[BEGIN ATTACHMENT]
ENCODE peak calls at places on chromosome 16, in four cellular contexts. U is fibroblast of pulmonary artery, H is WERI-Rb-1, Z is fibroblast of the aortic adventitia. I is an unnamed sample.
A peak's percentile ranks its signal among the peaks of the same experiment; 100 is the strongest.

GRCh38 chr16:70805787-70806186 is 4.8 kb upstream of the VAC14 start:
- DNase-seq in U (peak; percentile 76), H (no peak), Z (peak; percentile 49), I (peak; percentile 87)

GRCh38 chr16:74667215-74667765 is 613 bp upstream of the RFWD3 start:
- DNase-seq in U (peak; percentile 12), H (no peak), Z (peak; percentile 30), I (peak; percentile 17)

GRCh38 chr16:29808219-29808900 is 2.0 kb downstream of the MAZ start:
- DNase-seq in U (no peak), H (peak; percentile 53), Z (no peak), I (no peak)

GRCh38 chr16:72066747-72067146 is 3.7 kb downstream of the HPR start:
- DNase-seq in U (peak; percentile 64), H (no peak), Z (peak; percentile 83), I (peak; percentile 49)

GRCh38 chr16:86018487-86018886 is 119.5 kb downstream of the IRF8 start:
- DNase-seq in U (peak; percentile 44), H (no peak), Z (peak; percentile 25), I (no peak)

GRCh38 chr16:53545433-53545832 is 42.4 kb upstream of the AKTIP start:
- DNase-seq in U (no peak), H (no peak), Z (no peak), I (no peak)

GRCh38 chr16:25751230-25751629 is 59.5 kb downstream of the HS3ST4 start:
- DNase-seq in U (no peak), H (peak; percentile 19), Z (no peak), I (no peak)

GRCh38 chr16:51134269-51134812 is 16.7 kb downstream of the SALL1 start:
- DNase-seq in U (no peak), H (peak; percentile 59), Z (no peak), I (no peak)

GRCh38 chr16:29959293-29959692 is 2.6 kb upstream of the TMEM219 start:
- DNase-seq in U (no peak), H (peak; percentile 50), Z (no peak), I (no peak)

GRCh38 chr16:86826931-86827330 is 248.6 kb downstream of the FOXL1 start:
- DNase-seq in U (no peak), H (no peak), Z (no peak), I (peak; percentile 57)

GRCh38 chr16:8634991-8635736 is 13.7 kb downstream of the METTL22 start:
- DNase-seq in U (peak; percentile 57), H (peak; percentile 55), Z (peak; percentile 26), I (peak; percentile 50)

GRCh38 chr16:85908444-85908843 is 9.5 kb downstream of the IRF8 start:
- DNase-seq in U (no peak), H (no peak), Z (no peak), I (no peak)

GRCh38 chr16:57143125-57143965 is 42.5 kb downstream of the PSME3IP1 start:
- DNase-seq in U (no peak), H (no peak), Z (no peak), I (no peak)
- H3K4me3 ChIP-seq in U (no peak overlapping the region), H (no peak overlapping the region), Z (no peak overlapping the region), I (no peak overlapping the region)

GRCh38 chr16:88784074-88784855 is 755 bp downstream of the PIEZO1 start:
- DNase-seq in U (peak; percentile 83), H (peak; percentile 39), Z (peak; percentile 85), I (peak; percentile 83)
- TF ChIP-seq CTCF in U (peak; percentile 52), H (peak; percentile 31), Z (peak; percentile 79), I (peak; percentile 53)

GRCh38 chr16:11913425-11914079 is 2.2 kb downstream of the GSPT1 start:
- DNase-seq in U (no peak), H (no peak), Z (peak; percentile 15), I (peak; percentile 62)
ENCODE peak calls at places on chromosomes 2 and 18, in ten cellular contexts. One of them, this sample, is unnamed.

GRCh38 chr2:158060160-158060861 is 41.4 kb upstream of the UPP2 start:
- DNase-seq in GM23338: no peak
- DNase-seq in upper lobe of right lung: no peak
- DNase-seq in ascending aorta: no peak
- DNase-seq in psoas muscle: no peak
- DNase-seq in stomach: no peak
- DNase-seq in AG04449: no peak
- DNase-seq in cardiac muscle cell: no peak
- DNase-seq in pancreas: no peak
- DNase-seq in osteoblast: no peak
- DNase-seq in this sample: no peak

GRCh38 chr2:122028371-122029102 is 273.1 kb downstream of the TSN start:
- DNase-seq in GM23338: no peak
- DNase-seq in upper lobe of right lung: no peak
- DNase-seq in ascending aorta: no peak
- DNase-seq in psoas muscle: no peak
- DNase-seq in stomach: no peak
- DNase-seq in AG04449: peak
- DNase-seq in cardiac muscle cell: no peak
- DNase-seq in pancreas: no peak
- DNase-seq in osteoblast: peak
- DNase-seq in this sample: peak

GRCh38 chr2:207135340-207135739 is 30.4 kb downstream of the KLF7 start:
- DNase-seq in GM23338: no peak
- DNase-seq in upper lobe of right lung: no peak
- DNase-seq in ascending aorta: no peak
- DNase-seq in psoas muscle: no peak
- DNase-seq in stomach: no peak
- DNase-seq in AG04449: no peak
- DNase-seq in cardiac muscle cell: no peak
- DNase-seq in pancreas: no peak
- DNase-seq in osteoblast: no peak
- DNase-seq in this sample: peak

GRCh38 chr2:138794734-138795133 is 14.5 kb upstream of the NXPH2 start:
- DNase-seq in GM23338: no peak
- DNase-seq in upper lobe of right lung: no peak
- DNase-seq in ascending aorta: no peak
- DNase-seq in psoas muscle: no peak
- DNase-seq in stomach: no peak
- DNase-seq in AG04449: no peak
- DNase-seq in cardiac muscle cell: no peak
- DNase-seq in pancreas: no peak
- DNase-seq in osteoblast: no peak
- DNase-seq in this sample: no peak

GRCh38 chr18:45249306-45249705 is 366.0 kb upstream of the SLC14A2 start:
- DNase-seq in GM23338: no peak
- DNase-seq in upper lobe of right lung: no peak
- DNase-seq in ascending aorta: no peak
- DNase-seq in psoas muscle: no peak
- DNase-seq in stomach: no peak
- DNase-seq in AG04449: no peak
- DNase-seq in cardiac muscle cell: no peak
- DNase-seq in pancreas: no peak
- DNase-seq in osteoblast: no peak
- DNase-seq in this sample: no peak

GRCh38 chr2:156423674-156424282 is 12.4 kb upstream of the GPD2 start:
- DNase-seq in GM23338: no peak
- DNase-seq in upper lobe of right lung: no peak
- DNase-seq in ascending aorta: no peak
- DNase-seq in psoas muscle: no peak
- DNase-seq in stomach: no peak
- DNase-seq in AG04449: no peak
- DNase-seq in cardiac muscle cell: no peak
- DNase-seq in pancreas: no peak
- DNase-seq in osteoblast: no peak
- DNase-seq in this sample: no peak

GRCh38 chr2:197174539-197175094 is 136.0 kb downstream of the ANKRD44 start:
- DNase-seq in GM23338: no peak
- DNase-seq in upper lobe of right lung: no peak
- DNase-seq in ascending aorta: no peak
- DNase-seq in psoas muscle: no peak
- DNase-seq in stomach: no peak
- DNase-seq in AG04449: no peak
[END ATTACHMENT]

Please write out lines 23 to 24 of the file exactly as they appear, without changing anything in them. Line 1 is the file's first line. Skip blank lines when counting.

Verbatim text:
GRCh38 chr16:8634991-8635736 is 13.7 kb downstream of the METTL22 start:
- DNase-seq in U (peak; percentile 57), H (peak; percentile 55), Z (peak; percentile 26), I (peak; percentile 50)